Southridge Mall (Iowa)
|Location||Des Moines, Iowa, United States|
|Opening date||October 15, 1975|
|Developer||General Growth Properties|
|Management||The Macerich Company|
|Owner||The Macerich Company|
|No. of stores and services||46 (as of Summer 2011)|
|No. of anchor tenants||4 (3 open, 1 vacant)|
|Total retail floor area||869,390 sq ft (80,769 m2)|
|No. of floors||1|
Southridge Mall is an open-air shopping center on the south side of Des Moines, Iowa. It attracts roughly 3.3 million visitors per year, with a primary trade area consisting of most of the city of Des Moines and areas to its south and east.
As of Summer 2011, Southridge is anchored by Sears, Target, and Younkers, with one vacant anchor was JCPenney. Tenants on the outparcels include Hy-Vee, PETCO, Toys "R" Us, and a 12-screen theater owned by Carmike Cinemas.
On March 6, 1972, General Growth Properties announced plans to build a new mall at the intersection of Southeast 14th Street and Army Post Road. The mall was known as Army Post Plaza during the planning and construction stages, but it was renamed Southridge Mall shortly before construction was completed.
Southridge Mall opened on October 15, 1975, two months after Valley West Mall opened in West Des Moines. Younkers was the first anchor to open, with Sears following in 1977. An expansion in 1978 added Montgomery Ward as a third anchor, while a Richman Gordman department store became the mall's fourth anchor in 1982. Plans to add Dillard's to Southridge in 1987 were immediately opposed by Younkers, who claimed that the store's lease limited Southridge to four department stores. Younkers sued Southridge's management over this issue, but a federal magistrate ruled against Younkers in June 1990 even though Dillard's backed out of its plan to build at Southridge before the ruling. After the failure to attract Dillard's, Target became the mall's fifth anchor in 1992 while the rest of the mall was renovated; the expansion increased Southridge's floor space to just over 1 million square feet (93,000 m²). Richman Gordman closed in 1992 after the chain declared bankruptcy, and JCPenney moved from downtown Des Moines to Southridge two years later to replace that anchor spot. Montgomery Ward closed its stores at Southridge and Merle Hay Malls during that chain's first round of bankruptcy in 1999, and Wards' 109,000-square foot (10,100 m²) space at Southridge remained vacant until it was demolished in April 2006. On January 24, 2011 it was announced that JCPenney would close their store in June 2011, except one JCPenney store in Des Moines at Valley West Mall will remain open.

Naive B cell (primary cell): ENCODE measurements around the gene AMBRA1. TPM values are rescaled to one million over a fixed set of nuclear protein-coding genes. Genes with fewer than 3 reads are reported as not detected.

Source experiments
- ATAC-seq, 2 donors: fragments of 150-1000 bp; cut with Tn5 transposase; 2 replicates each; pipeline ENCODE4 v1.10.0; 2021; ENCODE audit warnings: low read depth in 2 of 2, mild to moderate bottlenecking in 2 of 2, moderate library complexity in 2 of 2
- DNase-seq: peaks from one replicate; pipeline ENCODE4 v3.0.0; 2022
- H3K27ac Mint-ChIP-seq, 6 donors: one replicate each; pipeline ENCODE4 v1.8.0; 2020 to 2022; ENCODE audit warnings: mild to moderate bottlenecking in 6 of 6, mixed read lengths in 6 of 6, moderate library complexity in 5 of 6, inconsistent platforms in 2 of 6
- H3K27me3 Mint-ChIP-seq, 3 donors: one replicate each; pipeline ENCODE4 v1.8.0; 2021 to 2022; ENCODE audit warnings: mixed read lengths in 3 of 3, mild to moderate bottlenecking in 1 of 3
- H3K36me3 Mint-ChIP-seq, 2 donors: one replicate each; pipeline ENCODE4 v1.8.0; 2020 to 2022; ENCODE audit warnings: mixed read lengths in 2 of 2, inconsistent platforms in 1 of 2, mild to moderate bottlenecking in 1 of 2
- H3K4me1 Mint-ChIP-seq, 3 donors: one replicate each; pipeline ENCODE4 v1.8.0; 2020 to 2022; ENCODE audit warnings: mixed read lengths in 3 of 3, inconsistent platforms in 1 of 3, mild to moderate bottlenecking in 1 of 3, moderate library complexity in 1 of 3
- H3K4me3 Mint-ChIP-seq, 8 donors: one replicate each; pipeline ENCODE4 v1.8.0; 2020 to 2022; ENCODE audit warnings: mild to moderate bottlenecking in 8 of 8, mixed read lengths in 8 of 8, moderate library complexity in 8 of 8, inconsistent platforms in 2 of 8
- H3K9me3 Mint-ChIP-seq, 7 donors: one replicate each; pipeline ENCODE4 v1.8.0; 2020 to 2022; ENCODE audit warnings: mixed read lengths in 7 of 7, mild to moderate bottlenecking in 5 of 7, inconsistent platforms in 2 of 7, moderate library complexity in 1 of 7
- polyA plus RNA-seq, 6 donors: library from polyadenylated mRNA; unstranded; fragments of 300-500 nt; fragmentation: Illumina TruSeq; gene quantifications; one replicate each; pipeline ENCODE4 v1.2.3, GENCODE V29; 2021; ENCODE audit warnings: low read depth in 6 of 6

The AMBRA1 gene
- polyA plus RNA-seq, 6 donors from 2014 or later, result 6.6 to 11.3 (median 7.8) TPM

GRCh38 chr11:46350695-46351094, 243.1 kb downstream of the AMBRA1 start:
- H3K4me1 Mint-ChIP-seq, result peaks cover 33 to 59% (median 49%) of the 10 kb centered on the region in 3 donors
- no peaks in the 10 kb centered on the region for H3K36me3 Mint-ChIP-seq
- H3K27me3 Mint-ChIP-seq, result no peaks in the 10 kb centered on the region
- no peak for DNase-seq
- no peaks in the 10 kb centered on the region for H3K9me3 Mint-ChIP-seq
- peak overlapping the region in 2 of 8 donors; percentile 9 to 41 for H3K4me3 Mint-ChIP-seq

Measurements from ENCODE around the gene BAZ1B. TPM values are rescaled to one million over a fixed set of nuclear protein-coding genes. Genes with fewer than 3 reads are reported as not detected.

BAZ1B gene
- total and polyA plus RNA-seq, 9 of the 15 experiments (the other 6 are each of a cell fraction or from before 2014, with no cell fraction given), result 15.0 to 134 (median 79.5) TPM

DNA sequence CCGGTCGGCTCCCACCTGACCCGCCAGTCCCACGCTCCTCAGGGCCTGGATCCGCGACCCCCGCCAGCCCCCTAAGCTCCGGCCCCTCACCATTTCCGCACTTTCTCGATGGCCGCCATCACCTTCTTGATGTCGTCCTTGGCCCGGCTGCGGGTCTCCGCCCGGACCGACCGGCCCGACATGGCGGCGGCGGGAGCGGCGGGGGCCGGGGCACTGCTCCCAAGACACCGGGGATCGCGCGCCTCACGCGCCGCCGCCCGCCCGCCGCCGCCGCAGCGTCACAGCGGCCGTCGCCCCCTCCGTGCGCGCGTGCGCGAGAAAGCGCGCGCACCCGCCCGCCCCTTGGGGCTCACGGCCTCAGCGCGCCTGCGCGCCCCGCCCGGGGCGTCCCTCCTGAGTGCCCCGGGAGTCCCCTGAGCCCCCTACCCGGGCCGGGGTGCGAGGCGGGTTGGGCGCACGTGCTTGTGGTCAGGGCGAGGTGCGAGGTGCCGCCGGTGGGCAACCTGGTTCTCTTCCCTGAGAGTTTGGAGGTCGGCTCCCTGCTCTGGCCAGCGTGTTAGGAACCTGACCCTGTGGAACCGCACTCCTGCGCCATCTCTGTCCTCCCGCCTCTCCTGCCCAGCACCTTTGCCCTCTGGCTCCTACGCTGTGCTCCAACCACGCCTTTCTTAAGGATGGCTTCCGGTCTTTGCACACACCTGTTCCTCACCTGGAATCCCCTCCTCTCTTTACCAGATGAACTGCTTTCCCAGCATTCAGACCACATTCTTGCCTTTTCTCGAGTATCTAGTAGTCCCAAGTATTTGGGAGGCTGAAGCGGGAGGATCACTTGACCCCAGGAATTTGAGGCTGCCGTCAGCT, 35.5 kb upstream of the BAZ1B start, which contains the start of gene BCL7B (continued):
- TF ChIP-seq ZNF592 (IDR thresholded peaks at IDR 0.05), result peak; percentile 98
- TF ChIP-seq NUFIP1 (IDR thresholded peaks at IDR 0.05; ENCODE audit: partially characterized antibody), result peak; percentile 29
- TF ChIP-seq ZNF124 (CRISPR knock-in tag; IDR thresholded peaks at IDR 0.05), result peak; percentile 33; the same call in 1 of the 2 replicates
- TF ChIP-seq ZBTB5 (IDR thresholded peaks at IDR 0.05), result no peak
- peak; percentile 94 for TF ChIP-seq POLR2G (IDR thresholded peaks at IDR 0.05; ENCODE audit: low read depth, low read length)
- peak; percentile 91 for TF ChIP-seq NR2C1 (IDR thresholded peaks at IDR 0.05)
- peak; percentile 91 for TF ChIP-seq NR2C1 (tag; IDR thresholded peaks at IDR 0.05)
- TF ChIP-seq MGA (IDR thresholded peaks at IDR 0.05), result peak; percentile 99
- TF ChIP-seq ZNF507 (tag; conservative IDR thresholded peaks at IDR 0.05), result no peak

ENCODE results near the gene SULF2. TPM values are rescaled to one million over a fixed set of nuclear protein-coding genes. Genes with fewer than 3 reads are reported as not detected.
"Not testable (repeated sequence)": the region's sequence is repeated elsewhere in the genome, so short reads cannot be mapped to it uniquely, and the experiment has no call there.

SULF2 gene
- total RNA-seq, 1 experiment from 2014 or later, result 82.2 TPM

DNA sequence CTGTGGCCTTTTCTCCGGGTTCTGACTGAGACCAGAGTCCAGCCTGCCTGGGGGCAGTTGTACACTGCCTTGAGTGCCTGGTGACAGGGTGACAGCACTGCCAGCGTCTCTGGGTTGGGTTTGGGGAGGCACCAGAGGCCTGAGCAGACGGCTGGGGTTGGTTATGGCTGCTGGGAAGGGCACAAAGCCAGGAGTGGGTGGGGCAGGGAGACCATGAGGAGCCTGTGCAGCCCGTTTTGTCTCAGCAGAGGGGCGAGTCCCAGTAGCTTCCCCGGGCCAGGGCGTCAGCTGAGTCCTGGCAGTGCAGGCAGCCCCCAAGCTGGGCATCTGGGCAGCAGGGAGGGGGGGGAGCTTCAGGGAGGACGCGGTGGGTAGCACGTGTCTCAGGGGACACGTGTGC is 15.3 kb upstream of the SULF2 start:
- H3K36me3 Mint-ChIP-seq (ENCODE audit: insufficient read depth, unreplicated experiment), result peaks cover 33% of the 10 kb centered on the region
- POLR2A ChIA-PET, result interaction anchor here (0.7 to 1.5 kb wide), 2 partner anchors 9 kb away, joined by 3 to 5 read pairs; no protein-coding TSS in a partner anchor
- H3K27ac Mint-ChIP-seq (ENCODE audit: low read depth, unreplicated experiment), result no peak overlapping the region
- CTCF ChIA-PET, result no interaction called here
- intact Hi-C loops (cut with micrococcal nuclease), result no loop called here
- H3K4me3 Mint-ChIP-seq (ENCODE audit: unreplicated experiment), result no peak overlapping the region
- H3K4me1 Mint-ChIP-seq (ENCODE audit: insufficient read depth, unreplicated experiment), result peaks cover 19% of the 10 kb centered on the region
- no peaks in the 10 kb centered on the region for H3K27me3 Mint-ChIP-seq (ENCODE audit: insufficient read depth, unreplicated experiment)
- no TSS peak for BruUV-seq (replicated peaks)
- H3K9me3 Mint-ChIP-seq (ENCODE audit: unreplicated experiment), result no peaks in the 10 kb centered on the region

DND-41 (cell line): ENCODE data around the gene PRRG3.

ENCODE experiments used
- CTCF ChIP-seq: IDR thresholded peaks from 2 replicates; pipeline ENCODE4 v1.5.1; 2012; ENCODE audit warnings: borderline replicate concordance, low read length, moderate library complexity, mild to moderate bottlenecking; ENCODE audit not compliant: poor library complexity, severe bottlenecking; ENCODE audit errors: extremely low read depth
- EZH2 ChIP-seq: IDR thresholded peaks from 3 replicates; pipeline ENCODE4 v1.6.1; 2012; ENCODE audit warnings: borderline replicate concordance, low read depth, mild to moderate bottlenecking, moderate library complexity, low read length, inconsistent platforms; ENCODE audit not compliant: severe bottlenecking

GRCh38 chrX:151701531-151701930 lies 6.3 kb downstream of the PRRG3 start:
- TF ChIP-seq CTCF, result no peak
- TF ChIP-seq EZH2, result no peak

General Growth Properties, which was originally based in Des Moines, sold Southridge to the Equitable Life Assurance Society in 1984 as part of its real estate investment trust liquidation that year. General Growth continued to manage Southridge until a partnership of the Simon Property Group and The Macerich Company acquired the mall in March 1998 as part of a 12-mall deal. Macerich manages the mall as part of the deal.
The occupancy rate at Southridge has declined in the 2000s, as competition from Jordan Creek Town Center and other shopping areas such as Merle Hay Mall have affected the mall's business. Renovation work in late 2006 and 2007 resulted in a new children's play area in the food court, Wi-Fi access, new seating areas, and remodeled restrooms. Steve & Barry's opened a new 31,000-square-foot (2,900 m2) store near JCPenney on October 24, 2007, but that store closed at the end of 2008 as the chain liquidated its remaining stores. By December 2009, 40 out of 91 inline store spaces were reported as vacant. Some of the empty storefronts at Southridge had been filled with tenants that are not usually associated with malls, such as churches, offices, and an animal shelter. In 2009, US News and World Report named Southridge as one of 84 "endangered malls" due to its low sales per square foot and vacancy rate.
In 2012, renovations began on converting most of the mall to outdoor-facing retail. 296,000 square feet of retail space was demolished in the process, with Foot Locker, Shoe Carnival, T-Mobile, and Rue 21 opening in the outdoor segment that replaced it. Des Moines Area Community College has also expressed interest in opening a campus in the former J. C. Penney building. Marshalls opened in the outdoor section in 2013, while a consignment shop called Value Villa opened in the former Steve & Barry's. A college also replaced the former J.C. Penney.
- The Macerich Company. "Southridge Mall: Store Directory". Retrieved 2009-02-08.
- The Macerich Company. "Southridge Mall: Center Details". Retrieved 2009-02-08.
- The Macerich Company. "Southridge Mall: Market Profile" (PDF). Archived from the original (PDF) on July 16, 2011. Retrieved 2009-02-07.
- Eastman, David (1972-03-06). "Plan a Big Southeast Shop Center". Des Moines Tribune. pp. 1, 3.
- Hartman, Holli (1995-08-07). "Two area malls turn 20 years old". The Des Moines Register. pp. 1B, 4B, 5B.
- Kasler, Dale (1990-06-13). "Younkers bid to limit mall stores fails". The Des Moines Register. p. 5S.
- Johnson, Patt (2006-03-14). "Southridge plans facelift, new tenants". The Des Moines Register. p. 1D.
- The Macerich Company (press release) (1998-03-05). "The Macerich Company And Simon DeBartolo Group Close On Portfolio Acquisition". Retrieved 2007-04-29.
- Johnson, Patt (2006-10-12). "Mall's owner plans face-lift for struggling Southridge". The Des Moines Register. p. 1D.
- Baltes, Sharon (2007-01-28). "Southridge future hinges on proposed deals". Des Moines Business Record.
- Johnson, Patt (2007-10-24). "Steve & Barry's to open at Southridge". The Des Moines Register.
- Eckoff, Jeff; Jason Pulliam (2009-01-30). "Mall 'deeply critical' to Des Moines south-side growth". The Des Moines Register.